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Credit in a Tiered Payments System

  • Alexandra Lai
  • Nikil Chande
  • Sean O'Connor

Payments systems are typically characterized by some degree of tiering, with upstream firms (clearing agents) providing settlement accounts to downstream institutions that wish to clear and settle payments indirectly in these systems (indirect clearers). Clearing agents provide their indirect clearers with an essential input (clearing and settlement services), while also competing directly with them in the retail market for payment services. The authors construct a model of a clearing agent with an indirect clearer to examine the clearing agent's incentives to lever off its upstream position to gain a competitive advantage in the retail payment services market. The model demonstrates that a clearing agent can attain this competitive advantage by raising the indirect clearer's costs, but that the incentive to raise these costs is mitigated by credit risk to the clearing agent from the provision of uncollateralized overdrafts to its indirect clearer. The results suggest that tiered payments systems, which require clearing agents to provide overdraft facilities to their indirect clearers, may result in a more competitive retail payment services market.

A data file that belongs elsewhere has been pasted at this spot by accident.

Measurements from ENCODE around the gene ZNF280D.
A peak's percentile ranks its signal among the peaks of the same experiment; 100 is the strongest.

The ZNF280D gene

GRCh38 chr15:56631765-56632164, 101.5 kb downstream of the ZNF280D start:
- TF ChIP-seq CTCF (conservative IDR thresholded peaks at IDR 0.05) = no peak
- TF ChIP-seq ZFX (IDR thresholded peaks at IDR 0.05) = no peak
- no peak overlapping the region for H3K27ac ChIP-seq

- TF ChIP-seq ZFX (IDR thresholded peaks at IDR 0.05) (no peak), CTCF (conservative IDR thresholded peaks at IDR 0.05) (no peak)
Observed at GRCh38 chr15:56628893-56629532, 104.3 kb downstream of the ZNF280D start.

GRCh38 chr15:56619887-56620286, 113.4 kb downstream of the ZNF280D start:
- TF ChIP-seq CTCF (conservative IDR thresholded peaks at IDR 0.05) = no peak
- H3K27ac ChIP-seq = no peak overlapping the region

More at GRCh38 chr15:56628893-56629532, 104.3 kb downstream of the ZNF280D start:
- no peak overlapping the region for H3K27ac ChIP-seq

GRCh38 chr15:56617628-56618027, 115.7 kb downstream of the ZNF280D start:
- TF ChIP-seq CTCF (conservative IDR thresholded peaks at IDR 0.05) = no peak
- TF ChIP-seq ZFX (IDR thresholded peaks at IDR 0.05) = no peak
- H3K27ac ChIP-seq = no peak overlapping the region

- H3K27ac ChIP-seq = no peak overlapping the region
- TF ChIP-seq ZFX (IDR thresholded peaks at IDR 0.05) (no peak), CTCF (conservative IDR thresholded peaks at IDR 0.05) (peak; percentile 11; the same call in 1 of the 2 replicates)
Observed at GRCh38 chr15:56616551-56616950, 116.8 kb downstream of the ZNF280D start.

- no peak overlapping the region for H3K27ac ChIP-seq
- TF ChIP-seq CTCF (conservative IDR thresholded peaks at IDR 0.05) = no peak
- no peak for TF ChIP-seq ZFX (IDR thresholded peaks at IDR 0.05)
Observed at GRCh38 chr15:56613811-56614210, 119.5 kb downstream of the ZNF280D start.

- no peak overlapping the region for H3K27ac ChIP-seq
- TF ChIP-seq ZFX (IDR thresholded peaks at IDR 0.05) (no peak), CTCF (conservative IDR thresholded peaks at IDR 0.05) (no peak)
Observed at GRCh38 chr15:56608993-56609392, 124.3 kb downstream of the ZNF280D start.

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Paper provided by Bank of Canada in its series Working Papers with number 06-36.

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Length: 49 pages
Date of creation: 2006
Date of revision:
Handle: RePEc:bca:bocawp:06-36
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  1. Economides, Nicholas, 1998. "The incentive for non-price discrimination by an input monopolist," International Journal of Industrial Organization, Elsevier, vol. 16(3), pages 271-284, May.
  2. Holthausen, Cornelia & Tapking, Jens, 2007. "Raising rival's costs in the securities settlement industry," Journal of Financial Intermediation, Elsevier, vol. 16(1), pages 91-116, January.
  3. Charles M. Kahn & William Roberds, . "Payment System Settlement and Bank Incentives," Center for Financial Institutions Working Papers 97-32, Wharton School Center for Financial Institutions, University of Pennsylvania.
  4. Jens Tapking & Jing Yang, 2004. "Horizontal and vertical integration in securities trading and settlement," Bank of England working papers 245, Bank of England.
  5. Bustos Alvaro E & Galetovic Alexander, 2009. "Vertical Integration and Sabotage with a Regulated Bottleneck Monopoly," The B.E. Journal of Economic Analysis & Policy, De Gruyter, vol. 9(1), pages 1-52, September.
  6. Economides, Nicholas & Salop, Steven C, 1992. "Competition and Integration among Complements, and Network Market Structure," Journal of Industrial Economics, Wiley Blackwell, vol. 40(1), pages 105-23, March.
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